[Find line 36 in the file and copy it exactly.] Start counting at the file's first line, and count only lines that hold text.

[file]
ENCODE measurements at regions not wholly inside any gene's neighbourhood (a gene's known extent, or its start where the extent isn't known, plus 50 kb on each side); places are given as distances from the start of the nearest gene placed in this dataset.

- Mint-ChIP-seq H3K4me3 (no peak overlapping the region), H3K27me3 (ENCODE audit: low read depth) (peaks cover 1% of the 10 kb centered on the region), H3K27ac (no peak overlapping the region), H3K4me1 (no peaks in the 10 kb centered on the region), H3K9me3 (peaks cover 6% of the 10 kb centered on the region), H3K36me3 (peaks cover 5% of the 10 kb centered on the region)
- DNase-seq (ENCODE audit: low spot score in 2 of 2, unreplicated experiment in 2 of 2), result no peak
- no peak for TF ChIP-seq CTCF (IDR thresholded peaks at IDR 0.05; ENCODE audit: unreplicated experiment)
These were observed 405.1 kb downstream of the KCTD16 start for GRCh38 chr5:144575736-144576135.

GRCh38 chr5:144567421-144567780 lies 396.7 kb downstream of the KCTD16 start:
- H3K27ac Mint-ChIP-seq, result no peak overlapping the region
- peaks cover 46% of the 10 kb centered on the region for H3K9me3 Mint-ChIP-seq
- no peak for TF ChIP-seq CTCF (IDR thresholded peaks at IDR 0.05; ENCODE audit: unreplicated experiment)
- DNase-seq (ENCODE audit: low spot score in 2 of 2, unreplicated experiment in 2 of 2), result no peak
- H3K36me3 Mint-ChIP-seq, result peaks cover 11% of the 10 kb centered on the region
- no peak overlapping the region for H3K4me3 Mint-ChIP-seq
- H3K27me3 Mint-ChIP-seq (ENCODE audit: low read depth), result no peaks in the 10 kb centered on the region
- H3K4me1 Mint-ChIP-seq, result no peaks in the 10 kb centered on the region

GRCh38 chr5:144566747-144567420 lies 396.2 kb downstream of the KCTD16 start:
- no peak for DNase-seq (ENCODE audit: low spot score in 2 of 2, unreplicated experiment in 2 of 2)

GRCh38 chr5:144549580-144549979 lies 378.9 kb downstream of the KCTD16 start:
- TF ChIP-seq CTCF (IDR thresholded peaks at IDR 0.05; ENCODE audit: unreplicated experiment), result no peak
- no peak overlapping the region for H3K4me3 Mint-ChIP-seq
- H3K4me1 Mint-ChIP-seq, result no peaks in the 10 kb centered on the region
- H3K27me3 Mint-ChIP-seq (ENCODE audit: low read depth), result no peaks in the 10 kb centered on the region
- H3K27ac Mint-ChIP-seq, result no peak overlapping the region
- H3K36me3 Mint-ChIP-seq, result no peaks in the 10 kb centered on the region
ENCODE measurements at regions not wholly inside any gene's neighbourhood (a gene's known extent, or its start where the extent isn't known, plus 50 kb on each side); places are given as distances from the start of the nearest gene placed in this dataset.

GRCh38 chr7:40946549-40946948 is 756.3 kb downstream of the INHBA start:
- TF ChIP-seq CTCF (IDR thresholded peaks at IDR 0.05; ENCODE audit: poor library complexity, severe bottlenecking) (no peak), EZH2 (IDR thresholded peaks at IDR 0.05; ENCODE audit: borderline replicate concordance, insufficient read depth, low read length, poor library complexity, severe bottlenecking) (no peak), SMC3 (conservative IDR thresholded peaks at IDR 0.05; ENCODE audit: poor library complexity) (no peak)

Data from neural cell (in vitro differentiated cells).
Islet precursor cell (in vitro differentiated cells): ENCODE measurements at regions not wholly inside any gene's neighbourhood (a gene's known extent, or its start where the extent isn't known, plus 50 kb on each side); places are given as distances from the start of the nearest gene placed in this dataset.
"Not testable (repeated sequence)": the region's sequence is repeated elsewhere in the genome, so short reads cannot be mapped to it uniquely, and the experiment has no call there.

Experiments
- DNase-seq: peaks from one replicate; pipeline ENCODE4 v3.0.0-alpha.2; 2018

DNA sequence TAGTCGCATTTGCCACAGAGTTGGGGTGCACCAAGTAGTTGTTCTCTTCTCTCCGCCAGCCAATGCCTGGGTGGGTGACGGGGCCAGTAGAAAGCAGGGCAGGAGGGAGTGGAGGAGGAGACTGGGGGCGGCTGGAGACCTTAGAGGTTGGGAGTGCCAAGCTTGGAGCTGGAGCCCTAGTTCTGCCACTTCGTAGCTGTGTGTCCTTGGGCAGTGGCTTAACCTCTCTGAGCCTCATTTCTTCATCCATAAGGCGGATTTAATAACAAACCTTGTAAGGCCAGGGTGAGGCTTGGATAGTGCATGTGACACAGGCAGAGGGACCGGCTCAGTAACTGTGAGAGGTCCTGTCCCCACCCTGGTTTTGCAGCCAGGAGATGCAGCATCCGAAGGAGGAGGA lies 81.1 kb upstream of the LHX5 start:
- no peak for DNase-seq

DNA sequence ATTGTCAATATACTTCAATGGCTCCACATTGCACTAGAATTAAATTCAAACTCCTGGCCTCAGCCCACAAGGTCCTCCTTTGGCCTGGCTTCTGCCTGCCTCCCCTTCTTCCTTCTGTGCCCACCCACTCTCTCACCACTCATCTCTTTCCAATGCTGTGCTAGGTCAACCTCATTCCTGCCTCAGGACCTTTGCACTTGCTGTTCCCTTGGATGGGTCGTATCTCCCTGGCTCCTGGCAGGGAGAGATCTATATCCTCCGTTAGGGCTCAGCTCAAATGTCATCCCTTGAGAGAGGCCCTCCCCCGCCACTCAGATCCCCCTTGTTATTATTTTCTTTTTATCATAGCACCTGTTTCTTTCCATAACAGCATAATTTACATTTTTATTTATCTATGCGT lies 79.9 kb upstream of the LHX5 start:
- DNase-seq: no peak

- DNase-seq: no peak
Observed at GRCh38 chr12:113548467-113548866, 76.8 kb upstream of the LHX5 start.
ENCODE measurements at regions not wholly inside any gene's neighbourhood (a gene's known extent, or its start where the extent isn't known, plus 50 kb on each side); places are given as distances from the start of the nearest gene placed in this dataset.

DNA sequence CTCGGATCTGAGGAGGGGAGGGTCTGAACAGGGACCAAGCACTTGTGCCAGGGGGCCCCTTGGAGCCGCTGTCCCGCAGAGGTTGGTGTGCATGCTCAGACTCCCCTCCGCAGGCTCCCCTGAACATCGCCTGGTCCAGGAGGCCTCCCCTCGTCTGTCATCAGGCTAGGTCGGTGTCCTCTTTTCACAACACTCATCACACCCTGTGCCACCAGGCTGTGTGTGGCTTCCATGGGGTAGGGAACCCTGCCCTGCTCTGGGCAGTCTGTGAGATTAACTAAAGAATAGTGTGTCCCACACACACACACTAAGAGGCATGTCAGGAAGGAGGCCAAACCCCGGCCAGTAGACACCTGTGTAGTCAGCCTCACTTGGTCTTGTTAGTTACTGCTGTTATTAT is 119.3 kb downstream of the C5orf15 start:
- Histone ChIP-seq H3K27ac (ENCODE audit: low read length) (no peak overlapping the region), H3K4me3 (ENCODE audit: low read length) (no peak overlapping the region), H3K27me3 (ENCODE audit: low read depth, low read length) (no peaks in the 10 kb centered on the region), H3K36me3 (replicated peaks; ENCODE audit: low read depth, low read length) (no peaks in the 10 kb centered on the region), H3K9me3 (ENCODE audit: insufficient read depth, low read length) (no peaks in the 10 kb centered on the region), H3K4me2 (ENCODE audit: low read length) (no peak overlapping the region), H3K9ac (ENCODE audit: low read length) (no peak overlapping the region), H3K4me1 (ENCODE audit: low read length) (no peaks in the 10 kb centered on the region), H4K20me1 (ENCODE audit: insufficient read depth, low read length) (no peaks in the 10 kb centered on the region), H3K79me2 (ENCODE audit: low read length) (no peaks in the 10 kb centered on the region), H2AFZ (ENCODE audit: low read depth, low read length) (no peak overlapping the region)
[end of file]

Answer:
- DNase-seq: no peak